The sixt and last Argument, whereby I prove the kneeling in que­stion to be Idolatry, is takē from the nature & kind of the worship Sect. 17 wherein it is used. For the receiving of the Sacrament being a me­diate worship of God, wherein the Elements come between God & us, in such sort, that they belong to the substance of the worship, (for without the Elements, the Sacrament is not a Sacrament,) and withall are susceptive of coadoration, for as much as in the act of receiving, both our mindes, and our externall sences, are and should be fastened upon them: hereby we evince the Idolatry of kneeling in the receiving. For in every mediate worship, wherein some crea­ture is purposely set betweene God & us to have state in the same, it [Page 69] is Idolatry to kneel before such a creature, whiles both our minds & sences are fastened upō it. Our Opposites have raked many things together, to infringe this Argument. First Burg. of the lawf. of kneel. cap. 32. p. 113. Pay­body part. 3. cap. 3. Sect. 4. they alledge the bow­ing of Gods people before the ark, the Temple, the holy Mountain, the Altar, the Bush, the Cloud, the Fire which came from heaven. Answ. 1. Where they have read that the people bowed before the Altar of God, I knowe not. Vbi su­pra. p. 94. B. Lindsey indeed would prove from 2. Chron. 6. 12, 13, and Mic. 6, 6. that the people bowed before the Altar and the Offering. But the first of those places, speakes no­thing of kneeling before the Altar, but only of kneeling before the Congregation, that is, in sight of the Congregation. And if Solomon had then kneeled before the Altar, yet the Altar had beene but occasionally and accidentally before him in his adoration, for to what end & use could he have purposely set the Altar before him, whiles he was kneeling and praying? The place of Micah can not prove, that Gods people did kneel before the offerings at all, (for it speakes only of bowing before God,) farre lesse, that they kneeled before them in the very act of offering, and that with their minds and sences fixed upon them, as we kneel in the very act of receiving the Sacrament, and at that instant when our minds and sences are fastened upon the signes, that we may discerne the things signi­fied by them, for the exercising of our hearts in a thankfull medita­tion upon the Lords death. 2. As for the other examples here alled­ged, God was immediatly present, in and-with the Arke, the Tem­ple, the holy Mountaine, the Bush, the Cloud, and the Fire which came from Heaven, speaking and manifesting himself to his peo­ple by his owne immediate voice, and miraculous extraordinary presence: So that worshipping before these things had the same rea­son which makes Apoc. 4. 10. the 24 Elders in Heaven worship before the Throne. For in these things, God did immediatly manifest his pre­sence, as well as in heaven. Though there be a difference in the de­grees of the immediate manifestation of his presence in Earth, and in Heaven, yet magn & minus non variant speciem. Now God is pre­sent in the Sacrament, not extraordinarily, but in the way of an ordinary dispensation, not immediatly but mediatly. They must therefore alledge some commendable examples of such a kneeling as we dispute about, in a mediate and ordinary worship, else they say nothing to the point.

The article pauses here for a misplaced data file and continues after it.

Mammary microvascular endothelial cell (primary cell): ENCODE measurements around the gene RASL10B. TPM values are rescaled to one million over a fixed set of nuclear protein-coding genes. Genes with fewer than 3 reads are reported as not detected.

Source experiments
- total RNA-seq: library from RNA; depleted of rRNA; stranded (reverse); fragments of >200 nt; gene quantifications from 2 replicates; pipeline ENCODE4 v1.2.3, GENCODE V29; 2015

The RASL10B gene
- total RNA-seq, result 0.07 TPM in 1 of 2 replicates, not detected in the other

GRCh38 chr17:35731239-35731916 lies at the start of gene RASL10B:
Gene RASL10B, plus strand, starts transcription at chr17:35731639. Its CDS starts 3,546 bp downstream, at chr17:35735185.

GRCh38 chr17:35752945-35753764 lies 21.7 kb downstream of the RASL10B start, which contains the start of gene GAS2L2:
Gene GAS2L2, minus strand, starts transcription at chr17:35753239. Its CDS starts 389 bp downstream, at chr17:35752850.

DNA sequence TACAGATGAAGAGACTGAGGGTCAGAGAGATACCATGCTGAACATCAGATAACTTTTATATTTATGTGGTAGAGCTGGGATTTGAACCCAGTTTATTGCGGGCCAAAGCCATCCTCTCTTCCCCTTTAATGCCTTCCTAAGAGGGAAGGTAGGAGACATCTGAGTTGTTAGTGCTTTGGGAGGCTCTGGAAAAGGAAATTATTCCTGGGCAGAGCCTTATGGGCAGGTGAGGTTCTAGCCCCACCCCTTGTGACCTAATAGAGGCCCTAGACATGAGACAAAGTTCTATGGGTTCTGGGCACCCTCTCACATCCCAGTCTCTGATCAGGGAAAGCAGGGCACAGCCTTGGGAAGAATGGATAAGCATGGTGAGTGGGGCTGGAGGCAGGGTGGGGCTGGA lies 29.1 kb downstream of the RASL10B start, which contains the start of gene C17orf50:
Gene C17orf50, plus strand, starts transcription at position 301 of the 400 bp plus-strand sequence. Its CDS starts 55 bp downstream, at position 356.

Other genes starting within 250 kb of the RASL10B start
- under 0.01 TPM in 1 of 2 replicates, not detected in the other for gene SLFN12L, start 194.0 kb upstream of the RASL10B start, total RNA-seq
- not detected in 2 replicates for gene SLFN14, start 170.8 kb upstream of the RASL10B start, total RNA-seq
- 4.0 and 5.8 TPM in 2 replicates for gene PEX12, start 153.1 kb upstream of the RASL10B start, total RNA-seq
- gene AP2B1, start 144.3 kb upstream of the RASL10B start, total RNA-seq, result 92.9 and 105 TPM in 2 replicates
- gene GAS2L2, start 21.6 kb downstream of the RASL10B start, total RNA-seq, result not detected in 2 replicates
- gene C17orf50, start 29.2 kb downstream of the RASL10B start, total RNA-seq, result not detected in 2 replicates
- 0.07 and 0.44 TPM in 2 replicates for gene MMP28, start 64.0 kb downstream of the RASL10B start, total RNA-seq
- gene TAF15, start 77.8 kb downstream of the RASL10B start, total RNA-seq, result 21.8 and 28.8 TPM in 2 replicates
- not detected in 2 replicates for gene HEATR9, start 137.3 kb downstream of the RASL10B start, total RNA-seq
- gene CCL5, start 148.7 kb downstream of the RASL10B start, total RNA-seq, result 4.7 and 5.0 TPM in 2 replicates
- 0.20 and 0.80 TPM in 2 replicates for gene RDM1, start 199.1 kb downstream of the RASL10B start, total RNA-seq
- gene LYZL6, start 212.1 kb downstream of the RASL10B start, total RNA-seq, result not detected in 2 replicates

Yet to no better purpose B. Linds. ubi supra, pag. 76. they tell us, that when God spake, Sect. 18 Abraham fell on his face. And when the fire came downe at Elijas prayen, the people fell on their faces. What is this to the purpose? And how shall kneeling in a mediat and ordinary worship, be war­ranted by kneeling in the hearing of Gods owne immediate voice, or in seeing the miraculous signes of his extraordinary presence? [Page 70] Howbeit it can not be proved, neither, that the people fell on their faces in the very act of seeing the fire fall, (when their eyes and their mindes were fastened upon it,) but that after they had seene the mi­racle wrought, they so considered of it, as to fall downe and wor­ship God.